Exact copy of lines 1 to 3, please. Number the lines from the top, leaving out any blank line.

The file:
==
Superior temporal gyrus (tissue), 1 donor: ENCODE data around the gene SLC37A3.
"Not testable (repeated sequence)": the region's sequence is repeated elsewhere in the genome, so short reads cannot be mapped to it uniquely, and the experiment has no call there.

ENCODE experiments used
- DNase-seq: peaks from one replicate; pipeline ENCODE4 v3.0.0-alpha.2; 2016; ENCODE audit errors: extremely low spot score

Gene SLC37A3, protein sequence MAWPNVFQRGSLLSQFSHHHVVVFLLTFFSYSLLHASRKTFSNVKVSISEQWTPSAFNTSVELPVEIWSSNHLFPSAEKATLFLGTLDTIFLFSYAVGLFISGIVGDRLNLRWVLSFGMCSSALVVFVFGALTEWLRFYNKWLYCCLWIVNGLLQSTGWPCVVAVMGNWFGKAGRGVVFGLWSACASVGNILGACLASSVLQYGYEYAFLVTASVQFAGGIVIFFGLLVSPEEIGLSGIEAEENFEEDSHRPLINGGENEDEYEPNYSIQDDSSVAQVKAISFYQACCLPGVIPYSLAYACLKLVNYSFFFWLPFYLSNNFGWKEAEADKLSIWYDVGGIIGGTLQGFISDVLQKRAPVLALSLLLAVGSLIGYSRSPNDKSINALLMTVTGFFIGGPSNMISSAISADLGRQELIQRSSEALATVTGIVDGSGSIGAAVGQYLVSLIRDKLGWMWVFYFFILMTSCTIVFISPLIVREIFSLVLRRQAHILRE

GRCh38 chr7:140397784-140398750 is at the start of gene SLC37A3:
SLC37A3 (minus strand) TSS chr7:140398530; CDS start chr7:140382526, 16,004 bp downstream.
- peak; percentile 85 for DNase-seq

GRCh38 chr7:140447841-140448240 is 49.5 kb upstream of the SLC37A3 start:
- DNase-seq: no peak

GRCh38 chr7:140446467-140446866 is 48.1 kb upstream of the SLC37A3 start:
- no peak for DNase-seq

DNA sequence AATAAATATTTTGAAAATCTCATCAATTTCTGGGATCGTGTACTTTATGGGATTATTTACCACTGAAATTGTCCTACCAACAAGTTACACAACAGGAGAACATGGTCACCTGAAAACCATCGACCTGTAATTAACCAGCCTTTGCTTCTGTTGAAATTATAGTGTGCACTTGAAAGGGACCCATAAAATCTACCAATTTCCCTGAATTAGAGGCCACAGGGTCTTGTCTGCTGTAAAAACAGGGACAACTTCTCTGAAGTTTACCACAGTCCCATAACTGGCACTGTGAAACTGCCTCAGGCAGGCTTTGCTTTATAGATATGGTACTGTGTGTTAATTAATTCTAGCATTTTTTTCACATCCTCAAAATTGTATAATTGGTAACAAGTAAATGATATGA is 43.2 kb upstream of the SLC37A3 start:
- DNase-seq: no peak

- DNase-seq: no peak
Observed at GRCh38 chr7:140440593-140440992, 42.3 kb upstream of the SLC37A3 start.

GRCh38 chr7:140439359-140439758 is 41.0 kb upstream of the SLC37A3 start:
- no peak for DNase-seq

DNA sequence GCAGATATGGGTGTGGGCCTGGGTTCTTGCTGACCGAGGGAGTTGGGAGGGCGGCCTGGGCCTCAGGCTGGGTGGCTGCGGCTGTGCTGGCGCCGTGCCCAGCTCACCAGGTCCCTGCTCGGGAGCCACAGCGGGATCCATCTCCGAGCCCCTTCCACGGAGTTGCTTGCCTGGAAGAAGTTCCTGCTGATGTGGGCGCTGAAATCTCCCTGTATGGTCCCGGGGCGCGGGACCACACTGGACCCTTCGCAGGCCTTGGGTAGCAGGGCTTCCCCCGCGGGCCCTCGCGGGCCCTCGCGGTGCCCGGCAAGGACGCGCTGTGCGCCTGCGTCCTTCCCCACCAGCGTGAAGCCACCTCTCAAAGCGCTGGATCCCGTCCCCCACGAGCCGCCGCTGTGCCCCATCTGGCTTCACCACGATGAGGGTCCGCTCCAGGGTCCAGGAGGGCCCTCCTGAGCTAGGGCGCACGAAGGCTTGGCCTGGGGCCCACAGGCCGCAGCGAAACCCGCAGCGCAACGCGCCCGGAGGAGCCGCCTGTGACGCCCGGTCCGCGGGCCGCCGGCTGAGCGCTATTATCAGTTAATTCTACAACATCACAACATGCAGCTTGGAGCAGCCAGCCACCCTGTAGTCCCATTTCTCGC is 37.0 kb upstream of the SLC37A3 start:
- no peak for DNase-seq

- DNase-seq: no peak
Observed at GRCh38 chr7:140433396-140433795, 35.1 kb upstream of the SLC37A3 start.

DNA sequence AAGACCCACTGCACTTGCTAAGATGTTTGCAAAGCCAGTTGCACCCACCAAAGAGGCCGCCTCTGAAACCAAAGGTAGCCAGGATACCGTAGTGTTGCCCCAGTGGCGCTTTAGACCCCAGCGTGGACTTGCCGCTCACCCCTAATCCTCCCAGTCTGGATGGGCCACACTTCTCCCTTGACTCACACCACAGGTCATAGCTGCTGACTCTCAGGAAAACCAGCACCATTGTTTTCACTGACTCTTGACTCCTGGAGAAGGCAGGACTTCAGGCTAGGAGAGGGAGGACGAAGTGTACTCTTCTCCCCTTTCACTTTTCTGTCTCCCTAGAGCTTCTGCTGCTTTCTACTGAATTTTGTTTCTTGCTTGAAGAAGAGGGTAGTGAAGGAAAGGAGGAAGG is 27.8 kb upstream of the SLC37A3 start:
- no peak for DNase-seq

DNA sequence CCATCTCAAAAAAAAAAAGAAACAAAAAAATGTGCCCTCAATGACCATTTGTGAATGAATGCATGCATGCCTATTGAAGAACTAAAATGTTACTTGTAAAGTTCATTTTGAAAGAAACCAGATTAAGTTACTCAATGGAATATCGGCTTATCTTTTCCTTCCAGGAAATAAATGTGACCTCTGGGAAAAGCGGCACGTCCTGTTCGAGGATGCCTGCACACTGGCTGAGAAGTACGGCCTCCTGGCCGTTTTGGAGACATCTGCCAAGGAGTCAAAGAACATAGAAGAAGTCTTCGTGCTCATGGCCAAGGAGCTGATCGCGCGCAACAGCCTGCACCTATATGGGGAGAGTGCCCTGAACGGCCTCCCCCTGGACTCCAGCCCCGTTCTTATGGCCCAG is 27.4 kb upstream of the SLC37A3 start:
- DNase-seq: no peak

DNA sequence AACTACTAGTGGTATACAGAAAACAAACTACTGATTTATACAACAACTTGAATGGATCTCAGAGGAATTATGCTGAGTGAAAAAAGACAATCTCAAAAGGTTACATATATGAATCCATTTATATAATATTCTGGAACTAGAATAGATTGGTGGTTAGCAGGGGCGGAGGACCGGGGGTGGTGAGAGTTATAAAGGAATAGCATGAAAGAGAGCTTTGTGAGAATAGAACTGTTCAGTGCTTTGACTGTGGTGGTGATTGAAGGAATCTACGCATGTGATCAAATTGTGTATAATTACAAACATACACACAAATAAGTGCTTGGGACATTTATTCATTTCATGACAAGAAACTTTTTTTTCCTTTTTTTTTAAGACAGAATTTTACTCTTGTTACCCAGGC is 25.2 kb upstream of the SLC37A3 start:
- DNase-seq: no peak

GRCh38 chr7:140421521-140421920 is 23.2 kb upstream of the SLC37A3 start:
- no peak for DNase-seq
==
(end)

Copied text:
Superior temporal gyrus (tissue), 1 donor: ENCODE data around the gene SLC37A3.
"Not testable (repeated sequence)": the region's sequence is repeated elsewhere in the genome, so short reads cannot be mapped to it uniquely, and the experiment has no call there.

ENCODE experiments used